I LIKE THAT THERE’S STILL A LOT OF SPONTANEITY ON THE NEW RECORD. THERE ARE SOME REALLY STRIPPED-BACK, ALMOST DEMO-SOUNDING MOMENTS, LIKE THE END, OR THE LITTLE FALSE START IN UR UP. WAS THAT A FOCUS FOR YOU?

Actually, it’s such a weird thing that ‘The End’ ended up being like that. We actually tried to arrange it as a full-band song, but I ended up deciding that I just really wanted to put the original demo on there, which is like – I made it on my computer by myself, using just the internal laptop microphone. I knew that it wasn’t the best recording, but I really liked the intention behind it, ‘cause it was like, right after I wrote the song, and it was just this really personal moment for me when I recorded it. So that’s the first time that a demo has made it onto a final record for me, which was exciting. But I wasn’t planning on having anything like that on this album.

I’m surprised by how many more stripped-back and solo-y songs made it onto Vessel, because I feel like the full-band arrangements are so big, and the drummer [Luke Pyenson] particularly really brings it, and makes the songs so full-sounding. He’s also somebody who, when I show him a song, will be like “I don’t think that drums will benefit this song,” so I really appreciate that kind of sentiment that my bandmates bring, of like, “maybe for this one, you should keep it solo”. They’re not greedy players. (laughs)

BEYOND THE AESTHETICS OF THE ALBUM, DO YOU FEEL LIKE THE SPIRIT OF DIY IS STILL IMPORTANT TO YOU? HOW DO YOU STAY IN TOUCH WITH THAT AS THE PROJECT GETS BIGGER?

Oh, yeah, I mean – we still don’t have a manager, we still make all of the decisions about the band ourselves. It’s very personal, you know – we work really closely with everyone, we have the team at Sub Pop and a handful of other team members, like our booking agent, but pretty much me and my bandmates are still behind every decision. That feels pretty DIY in that sense.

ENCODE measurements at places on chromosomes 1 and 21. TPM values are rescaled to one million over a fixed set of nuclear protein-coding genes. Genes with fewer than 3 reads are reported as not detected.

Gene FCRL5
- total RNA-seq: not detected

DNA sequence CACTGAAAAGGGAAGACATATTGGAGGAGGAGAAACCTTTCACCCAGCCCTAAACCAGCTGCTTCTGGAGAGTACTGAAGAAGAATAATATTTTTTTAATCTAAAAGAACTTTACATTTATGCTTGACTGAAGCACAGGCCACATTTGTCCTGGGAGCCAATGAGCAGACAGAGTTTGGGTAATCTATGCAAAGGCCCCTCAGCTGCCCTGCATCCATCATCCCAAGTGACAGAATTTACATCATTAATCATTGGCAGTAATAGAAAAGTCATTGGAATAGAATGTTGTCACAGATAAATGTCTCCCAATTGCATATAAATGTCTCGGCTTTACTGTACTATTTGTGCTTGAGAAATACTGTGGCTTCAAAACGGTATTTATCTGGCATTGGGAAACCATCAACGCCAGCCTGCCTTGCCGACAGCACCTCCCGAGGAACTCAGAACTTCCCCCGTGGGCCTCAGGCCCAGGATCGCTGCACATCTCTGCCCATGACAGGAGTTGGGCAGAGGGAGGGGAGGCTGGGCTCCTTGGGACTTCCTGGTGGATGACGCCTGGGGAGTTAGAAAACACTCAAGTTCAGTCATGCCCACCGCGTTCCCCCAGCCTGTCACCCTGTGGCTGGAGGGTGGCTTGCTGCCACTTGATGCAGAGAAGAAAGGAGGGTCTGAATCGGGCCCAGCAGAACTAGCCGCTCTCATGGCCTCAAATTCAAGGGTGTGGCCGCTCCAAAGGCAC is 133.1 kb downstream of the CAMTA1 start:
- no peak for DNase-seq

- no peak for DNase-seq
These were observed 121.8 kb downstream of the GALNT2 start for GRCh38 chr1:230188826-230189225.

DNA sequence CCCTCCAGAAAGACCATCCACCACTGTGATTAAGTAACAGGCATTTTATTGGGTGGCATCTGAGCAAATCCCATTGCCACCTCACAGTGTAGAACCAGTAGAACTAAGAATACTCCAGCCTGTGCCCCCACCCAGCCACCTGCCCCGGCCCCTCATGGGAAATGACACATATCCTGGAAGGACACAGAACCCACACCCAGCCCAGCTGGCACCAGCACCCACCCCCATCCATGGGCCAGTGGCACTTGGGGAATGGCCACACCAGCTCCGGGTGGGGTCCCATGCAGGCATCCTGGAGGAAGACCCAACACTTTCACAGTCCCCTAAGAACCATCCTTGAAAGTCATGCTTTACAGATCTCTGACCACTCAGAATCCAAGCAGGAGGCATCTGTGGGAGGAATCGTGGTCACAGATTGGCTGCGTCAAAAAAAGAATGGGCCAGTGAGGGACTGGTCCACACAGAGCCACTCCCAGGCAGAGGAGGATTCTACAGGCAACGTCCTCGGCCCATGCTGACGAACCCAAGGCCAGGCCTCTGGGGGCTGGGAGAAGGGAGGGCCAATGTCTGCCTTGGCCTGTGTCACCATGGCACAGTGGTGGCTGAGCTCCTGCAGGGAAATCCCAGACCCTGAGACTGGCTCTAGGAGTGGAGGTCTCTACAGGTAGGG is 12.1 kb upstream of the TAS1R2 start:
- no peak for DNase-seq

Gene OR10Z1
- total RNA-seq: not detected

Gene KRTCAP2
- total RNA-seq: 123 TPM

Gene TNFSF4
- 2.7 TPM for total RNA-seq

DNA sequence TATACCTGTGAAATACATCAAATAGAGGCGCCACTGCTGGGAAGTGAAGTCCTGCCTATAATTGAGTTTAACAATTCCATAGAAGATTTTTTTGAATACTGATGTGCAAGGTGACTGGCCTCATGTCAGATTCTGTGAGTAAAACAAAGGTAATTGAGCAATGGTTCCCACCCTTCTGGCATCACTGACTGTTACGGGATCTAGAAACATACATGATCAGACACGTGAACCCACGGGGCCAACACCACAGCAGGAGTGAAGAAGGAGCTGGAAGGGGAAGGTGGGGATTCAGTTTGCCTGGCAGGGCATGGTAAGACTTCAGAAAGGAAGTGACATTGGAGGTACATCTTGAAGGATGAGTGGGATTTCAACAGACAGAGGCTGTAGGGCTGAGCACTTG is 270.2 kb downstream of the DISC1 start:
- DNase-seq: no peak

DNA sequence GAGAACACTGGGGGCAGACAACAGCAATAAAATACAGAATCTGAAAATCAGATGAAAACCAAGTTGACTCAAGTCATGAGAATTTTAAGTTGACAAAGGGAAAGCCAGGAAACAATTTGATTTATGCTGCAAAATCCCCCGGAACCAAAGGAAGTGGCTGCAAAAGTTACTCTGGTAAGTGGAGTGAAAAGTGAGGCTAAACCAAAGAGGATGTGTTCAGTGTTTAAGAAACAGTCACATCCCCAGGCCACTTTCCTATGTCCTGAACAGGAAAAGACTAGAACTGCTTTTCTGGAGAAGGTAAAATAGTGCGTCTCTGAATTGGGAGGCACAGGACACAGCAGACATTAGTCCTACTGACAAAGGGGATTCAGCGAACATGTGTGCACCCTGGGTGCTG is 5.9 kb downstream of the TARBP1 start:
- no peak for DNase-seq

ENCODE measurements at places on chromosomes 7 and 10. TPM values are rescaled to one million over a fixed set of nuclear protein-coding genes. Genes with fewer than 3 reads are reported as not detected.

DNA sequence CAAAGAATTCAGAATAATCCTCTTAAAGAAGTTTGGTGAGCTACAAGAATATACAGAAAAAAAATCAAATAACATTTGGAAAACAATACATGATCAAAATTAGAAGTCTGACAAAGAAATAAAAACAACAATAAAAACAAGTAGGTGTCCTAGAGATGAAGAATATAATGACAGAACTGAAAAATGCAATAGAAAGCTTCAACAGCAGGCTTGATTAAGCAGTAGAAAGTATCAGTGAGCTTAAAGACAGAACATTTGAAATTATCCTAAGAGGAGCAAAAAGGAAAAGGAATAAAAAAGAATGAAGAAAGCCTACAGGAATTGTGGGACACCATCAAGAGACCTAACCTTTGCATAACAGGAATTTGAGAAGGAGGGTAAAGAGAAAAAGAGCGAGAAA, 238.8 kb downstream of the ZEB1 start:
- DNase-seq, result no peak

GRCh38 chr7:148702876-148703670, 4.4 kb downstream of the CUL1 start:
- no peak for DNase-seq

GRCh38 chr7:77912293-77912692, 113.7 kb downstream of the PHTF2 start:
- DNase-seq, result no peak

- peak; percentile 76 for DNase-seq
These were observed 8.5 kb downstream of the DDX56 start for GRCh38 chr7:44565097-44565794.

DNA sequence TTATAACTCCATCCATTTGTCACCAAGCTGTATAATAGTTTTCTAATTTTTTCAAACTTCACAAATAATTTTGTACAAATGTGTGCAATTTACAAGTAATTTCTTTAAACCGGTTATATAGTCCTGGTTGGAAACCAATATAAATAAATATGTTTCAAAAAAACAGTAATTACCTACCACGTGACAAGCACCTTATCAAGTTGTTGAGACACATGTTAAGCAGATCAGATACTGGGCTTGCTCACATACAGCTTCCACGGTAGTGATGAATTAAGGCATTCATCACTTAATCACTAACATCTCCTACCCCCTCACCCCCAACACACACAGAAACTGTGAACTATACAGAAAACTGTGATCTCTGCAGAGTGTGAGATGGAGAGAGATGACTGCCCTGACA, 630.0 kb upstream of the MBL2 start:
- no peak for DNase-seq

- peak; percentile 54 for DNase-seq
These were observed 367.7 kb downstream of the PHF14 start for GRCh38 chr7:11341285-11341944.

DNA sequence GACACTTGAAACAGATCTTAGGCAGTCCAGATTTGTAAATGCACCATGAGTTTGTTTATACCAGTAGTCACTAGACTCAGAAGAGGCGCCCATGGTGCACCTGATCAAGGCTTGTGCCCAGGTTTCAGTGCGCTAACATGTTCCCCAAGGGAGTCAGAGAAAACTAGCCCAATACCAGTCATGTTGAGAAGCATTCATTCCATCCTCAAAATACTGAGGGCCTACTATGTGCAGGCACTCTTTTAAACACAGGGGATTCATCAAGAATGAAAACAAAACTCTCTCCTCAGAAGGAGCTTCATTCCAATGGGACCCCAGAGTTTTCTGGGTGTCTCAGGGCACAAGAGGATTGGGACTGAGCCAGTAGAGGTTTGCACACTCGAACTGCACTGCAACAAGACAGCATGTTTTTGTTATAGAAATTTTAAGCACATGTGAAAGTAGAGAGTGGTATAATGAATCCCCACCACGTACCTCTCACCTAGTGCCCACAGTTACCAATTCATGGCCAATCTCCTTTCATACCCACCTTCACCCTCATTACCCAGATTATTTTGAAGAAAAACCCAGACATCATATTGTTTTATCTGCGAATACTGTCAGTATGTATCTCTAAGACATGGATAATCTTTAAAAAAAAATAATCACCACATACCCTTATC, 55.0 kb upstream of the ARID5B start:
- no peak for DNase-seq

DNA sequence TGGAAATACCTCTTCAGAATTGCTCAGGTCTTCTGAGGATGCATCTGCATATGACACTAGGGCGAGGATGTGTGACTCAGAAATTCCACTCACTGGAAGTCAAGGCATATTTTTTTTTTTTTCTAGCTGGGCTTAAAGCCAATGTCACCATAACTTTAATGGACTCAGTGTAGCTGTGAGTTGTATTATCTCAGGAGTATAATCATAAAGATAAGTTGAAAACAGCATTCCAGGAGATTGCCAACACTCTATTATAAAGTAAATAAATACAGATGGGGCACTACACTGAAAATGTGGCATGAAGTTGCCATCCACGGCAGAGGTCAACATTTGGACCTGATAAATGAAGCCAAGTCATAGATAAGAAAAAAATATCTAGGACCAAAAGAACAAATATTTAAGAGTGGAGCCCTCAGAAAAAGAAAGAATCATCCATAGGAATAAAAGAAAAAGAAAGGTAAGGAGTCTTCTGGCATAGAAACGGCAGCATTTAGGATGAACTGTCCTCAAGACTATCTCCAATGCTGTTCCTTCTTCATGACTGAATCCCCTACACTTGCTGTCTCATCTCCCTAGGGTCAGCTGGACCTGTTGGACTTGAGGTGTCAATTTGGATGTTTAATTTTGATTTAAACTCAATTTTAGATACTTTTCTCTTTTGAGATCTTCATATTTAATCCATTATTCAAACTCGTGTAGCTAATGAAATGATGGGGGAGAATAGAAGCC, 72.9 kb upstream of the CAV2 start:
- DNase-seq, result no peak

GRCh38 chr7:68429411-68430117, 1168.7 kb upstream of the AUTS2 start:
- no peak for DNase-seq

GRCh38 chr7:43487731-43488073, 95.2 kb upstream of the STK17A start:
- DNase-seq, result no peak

And yeah, I mean… I think that having been in charge since the beginning is a big part of that for me; I don’t know if I would be able to run the business like this if I hadn’t grown with it every step of the way. I definitely think that’s part of my DIY roots, having started out booking all the shows myself. And in terms of recording, we worked with the same friend that made the first two Frankie Cosmos records [Hunter Davidsohn], the same guy engineered this and stuff, so…

I’VE HEARD YOU TALK A LITTLE ABOUT TICKET PRICES, TOO.

We know our audience, and I know that for me, I’d rather play a sold-out show that’s all-ages, and has low ticket prices, and maybe we pocket a little less money, than to play a big show that’s got super-expensive tickets and no-one’s gonna be able to afford to come, and like, the kids that want to see us can’t come. So honestly it’s a business priority too, like I think just knowing who is listening to Frankie Cosmos… Kids can’t just drop like forty dollars on a ticket for a show. We always are pretty aware of the inner workings of – I mean, you can’t always control it. Every show is different, there’s a promoter in each city who runs everything, so sometimes it’s not really up to us, but when we can control it, we’re always pretty on top of that, just knowing that it makes the show better.